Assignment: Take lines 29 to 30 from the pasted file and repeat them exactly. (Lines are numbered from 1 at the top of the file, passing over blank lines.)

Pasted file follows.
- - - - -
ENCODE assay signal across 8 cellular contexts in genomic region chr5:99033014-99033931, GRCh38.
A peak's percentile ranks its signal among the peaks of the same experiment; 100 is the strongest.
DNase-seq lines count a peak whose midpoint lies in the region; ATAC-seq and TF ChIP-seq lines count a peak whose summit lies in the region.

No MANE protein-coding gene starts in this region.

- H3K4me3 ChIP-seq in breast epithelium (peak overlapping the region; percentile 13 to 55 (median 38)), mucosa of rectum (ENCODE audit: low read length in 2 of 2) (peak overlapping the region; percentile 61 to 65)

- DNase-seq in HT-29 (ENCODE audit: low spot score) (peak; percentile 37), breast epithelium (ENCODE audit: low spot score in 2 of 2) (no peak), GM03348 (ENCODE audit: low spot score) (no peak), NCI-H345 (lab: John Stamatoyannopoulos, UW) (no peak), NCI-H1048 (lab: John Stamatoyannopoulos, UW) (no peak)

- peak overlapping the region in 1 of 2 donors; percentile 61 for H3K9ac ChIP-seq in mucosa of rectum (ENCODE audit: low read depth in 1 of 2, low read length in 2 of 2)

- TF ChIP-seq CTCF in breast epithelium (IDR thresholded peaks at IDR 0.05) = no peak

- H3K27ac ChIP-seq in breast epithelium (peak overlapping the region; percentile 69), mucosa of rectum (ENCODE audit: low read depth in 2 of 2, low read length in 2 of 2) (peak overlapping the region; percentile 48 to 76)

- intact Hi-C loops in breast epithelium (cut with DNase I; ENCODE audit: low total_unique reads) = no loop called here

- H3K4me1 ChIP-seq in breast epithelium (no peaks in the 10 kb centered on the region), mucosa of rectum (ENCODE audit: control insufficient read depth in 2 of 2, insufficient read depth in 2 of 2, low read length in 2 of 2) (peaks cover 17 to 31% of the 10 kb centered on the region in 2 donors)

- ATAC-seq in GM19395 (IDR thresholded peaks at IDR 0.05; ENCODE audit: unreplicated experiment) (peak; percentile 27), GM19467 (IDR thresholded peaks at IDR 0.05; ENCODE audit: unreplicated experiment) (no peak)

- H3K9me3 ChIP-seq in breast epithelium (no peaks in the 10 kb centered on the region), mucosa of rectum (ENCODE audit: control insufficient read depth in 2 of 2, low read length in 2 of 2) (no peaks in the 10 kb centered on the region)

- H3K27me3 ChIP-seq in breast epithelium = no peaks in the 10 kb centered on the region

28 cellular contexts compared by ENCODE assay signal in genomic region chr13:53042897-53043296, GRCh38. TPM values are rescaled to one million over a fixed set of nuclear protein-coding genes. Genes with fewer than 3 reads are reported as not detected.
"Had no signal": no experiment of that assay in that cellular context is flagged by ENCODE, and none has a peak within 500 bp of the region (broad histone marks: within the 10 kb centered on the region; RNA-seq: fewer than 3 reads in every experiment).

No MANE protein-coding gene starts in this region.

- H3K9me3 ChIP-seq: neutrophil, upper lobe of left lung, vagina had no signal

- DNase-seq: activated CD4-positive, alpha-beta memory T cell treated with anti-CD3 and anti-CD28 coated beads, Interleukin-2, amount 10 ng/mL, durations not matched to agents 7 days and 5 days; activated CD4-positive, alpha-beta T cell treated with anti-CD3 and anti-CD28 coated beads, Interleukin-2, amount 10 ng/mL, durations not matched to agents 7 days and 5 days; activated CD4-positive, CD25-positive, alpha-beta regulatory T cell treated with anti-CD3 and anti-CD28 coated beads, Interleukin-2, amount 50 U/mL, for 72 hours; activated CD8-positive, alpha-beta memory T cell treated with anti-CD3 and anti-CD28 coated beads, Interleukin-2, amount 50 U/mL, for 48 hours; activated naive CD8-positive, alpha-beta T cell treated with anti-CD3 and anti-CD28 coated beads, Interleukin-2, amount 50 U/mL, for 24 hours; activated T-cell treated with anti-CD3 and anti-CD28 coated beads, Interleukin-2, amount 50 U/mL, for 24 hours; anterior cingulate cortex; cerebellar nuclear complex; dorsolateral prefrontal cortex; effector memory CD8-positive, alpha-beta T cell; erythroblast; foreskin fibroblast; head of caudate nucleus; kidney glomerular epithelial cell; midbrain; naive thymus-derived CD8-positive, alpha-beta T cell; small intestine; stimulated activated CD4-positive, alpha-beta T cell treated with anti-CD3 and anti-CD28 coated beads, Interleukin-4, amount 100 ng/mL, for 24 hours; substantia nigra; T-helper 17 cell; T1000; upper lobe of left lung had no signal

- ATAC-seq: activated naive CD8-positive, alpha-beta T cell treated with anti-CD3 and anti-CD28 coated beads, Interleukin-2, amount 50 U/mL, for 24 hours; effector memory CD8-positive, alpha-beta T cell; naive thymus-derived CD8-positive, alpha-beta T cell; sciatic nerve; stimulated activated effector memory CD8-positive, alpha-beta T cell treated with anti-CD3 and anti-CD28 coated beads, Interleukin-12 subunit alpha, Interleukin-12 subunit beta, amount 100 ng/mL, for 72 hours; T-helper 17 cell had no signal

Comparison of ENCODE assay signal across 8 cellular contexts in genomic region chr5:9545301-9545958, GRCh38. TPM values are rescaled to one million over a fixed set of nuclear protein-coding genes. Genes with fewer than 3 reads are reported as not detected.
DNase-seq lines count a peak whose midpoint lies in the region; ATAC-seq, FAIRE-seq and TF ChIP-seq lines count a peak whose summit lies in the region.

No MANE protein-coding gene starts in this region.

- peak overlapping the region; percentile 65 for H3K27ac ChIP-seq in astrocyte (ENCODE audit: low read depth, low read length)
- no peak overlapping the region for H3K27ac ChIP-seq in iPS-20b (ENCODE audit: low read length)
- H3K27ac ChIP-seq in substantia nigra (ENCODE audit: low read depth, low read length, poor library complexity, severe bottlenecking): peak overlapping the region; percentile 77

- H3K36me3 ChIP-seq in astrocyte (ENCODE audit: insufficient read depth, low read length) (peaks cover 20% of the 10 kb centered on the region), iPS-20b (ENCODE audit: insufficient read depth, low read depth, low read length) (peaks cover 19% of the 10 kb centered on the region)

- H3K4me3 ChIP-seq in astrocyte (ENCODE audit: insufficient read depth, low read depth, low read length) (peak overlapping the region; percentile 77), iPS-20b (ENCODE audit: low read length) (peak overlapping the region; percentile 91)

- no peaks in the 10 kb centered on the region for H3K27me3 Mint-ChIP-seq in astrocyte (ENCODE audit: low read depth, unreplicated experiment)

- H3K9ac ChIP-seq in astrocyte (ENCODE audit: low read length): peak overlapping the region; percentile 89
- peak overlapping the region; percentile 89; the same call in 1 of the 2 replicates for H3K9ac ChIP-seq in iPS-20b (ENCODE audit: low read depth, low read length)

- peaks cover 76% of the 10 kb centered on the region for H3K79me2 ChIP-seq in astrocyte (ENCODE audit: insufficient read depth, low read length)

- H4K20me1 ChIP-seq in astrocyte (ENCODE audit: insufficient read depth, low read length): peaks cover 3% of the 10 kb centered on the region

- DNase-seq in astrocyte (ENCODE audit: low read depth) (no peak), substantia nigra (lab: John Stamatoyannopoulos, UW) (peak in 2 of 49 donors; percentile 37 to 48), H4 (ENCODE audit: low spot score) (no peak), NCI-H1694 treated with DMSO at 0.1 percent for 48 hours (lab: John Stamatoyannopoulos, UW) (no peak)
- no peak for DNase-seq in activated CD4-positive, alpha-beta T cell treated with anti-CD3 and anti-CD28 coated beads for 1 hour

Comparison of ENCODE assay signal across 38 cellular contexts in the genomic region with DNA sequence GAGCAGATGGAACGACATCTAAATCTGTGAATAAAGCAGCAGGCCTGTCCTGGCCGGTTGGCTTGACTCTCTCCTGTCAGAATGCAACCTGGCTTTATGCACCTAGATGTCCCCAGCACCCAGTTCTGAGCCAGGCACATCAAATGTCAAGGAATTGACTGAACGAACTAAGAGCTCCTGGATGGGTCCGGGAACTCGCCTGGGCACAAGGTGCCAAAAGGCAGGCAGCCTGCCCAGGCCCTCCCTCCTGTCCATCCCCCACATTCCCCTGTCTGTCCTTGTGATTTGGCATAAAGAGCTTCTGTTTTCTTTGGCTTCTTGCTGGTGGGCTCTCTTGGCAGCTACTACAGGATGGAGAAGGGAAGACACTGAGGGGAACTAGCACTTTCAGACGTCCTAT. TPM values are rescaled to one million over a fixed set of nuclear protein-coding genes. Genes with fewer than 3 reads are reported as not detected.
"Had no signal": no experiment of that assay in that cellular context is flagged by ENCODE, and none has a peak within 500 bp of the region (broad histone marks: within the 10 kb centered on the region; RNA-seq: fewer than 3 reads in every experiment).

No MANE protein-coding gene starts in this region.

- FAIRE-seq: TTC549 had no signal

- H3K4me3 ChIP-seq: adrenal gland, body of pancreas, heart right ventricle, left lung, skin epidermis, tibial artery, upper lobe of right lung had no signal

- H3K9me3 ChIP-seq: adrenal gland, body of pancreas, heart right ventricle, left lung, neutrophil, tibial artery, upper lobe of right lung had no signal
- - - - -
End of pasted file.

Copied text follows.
- no peaks in the 10 kb centered on the region for H3K27me3 Mint-ChIP-seq in astrocyte (ENCODE audit: low read depth, unreplicated experiment)

- H3K9ac ChIP-seq in astrocyte (ENCODE audit: low read length): peak overlapping the region; percentile 89